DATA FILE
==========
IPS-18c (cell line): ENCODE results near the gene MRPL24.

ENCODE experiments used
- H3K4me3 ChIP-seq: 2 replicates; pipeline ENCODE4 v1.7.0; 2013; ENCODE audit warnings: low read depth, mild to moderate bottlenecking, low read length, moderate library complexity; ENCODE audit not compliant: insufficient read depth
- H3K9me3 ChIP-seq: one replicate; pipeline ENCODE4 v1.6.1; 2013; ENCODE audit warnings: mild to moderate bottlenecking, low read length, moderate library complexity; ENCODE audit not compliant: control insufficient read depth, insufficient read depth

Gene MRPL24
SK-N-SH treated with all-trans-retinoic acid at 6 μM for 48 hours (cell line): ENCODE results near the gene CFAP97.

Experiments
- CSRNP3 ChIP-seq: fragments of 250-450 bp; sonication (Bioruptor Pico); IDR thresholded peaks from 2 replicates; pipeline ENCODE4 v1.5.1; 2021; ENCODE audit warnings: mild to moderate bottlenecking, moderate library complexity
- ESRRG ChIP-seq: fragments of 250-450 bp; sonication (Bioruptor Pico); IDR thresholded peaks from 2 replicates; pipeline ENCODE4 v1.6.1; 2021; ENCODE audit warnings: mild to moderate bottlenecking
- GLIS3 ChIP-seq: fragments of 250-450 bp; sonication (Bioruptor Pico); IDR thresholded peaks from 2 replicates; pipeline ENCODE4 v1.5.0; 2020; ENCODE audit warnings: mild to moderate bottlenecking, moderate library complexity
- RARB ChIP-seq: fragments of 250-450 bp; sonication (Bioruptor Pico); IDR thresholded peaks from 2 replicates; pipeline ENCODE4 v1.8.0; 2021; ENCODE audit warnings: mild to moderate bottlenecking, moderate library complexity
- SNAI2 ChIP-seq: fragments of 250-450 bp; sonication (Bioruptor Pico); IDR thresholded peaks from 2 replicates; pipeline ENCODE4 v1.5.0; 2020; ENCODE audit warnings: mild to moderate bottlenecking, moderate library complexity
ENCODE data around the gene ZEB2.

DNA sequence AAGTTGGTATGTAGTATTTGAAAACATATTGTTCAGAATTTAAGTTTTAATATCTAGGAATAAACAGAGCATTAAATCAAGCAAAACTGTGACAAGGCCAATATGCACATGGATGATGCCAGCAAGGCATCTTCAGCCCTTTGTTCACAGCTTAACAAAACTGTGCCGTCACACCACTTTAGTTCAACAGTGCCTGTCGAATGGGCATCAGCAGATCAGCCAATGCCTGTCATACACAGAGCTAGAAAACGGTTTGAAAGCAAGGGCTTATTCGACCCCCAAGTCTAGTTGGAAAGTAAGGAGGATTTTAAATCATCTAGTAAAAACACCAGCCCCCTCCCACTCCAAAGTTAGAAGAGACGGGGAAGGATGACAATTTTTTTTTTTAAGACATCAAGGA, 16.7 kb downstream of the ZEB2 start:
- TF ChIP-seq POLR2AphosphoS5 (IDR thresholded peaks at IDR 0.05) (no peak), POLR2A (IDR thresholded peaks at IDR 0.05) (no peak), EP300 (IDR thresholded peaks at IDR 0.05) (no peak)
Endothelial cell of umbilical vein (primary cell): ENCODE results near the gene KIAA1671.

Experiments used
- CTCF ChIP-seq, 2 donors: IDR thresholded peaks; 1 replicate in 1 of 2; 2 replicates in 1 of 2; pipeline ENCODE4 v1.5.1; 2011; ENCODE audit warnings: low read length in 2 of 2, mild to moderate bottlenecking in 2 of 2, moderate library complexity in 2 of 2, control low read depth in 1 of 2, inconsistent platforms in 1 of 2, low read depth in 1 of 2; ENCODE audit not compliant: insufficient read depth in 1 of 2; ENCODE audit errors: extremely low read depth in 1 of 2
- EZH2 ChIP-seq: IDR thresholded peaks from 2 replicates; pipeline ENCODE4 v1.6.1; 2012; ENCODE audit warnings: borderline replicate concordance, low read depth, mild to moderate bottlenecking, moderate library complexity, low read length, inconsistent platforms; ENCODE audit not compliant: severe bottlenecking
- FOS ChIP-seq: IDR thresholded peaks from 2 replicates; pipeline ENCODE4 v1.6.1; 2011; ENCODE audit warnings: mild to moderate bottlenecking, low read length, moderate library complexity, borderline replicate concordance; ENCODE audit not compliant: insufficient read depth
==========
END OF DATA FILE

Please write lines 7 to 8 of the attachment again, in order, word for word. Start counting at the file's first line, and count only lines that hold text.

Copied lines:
Experiments
- CSRNP3 ChIP-seq: fragments of 250-450 bp; sonication (Bioruptor Pico); IDR thresholded peaks from 2 replicates; pipeline ENCODE4 v1.5.1; 2021; ENCODE audit warnings: mild to moderate bottlenecking, moderate library complexity